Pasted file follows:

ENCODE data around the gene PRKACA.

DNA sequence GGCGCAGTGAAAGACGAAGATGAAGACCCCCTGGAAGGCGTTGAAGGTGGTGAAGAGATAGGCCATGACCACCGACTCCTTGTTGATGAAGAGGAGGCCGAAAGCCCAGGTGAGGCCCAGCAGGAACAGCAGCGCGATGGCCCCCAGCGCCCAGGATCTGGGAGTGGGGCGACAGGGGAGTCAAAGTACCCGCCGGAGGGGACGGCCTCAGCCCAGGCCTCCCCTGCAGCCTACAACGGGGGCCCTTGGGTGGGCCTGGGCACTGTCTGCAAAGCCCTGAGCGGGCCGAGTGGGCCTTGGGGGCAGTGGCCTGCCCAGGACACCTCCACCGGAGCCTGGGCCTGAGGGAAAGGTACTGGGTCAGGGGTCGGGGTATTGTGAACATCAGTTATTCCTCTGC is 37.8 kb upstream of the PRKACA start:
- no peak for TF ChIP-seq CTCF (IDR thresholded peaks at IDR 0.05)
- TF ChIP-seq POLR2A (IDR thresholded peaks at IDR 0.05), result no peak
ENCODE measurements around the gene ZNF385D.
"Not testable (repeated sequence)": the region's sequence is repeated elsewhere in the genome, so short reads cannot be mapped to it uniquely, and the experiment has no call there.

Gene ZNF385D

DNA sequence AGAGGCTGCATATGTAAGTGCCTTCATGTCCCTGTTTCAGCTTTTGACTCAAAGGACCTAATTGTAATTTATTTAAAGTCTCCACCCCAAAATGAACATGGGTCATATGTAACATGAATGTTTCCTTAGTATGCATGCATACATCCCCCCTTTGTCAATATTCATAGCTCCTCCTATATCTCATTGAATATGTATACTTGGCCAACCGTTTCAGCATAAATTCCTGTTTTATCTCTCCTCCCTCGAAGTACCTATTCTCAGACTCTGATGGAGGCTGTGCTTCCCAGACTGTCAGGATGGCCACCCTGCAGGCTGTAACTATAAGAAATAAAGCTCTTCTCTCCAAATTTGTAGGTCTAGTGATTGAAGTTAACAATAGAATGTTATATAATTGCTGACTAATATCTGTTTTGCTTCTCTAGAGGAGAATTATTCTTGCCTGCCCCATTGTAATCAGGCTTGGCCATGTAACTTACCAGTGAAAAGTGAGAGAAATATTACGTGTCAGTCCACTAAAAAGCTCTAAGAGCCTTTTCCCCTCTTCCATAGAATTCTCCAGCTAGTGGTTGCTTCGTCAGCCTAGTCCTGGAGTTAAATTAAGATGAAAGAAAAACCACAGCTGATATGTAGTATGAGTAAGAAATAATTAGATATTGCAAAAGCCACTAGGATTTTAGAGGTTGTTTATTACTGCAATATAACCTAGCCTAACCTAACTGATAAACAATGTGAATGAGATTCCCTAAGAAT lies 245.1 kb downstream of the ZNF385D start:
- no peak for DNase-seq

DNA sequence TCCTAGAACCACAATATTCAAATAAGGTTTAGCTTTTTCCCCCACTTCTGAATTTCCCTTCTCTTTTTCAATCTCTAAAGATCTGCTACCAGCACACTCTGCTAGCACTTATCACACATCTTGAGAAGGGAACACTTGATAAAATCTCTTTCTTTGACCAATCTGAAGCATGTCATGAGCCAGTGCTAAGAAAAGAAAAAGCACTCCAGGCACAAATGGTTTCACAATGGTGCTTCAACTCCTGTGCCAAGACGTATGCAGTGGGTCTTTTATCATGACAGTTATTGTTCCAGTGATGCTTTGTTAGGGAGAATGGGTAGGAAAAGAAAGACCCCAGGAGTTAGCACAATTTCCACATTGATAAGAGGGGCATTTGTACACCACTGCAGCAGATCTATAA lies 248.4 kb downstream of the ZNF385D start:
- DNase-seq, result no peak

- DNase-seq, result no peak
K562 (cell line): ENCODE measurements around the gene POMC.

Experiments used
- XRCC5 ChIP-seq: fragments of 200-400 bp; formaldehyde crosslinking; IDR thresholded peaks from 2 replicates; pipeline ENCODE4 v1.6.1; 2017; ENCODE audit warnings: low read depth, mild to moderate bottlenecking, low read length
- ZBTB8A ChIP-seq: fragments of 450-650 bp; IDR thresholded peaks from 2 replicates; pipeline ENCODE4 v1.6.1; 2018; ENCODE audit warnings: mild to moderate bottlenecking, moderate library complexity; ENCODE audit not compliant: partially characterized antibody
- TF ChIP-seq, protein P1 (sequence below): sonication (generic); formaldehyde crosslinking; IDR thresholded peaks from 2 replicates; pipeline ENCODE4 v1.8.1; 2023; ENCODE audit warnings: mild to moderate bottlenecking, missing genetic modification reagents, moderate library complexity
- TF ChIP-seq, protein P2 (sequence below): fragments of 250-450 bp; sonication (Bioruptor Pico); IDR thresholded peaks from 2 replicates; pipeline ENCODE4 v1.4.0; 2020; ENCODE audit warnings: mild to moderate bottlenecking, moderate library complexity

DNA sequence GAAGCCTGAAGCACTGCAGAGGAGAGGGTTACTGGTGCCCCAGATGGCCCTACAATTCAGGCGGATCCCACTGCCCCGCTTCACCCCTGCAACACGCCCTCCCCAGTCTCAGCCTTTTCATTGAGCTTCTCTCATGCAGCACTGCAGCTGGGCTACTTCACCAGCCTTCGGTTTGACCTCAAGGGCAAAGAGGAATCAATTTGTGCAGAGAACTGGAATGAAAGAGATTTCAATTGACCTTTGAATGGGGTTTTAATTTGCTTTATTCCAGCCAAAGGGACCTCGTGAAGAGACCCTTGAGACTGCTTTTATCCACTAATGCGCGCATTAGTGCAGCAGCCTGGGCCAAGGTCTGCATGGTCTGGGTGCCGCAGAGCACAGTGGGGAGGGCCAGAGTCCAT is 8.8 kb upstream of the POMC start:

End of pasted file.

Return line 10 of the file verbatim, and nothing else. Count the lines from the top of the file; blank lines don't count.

DNA sequence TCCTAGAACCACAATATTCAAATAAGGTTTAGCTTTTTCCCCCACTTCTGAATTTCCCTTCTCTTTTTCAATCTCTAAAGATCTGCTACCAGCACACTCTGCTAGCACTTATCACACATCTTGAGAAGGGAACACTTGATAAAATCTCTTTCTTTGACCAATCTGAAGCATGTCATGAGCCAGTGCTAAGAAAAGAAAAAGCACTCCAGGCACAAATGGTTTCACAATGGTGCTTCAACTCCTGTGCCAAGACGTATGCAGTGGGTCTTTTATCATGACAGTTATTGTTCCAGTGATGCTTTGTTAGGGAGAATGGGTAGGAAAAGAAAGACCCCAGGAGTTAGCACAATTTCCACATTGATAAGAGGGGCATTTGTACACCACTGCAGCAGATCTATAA lies 248.4 kb downstream of the ZNF385D start: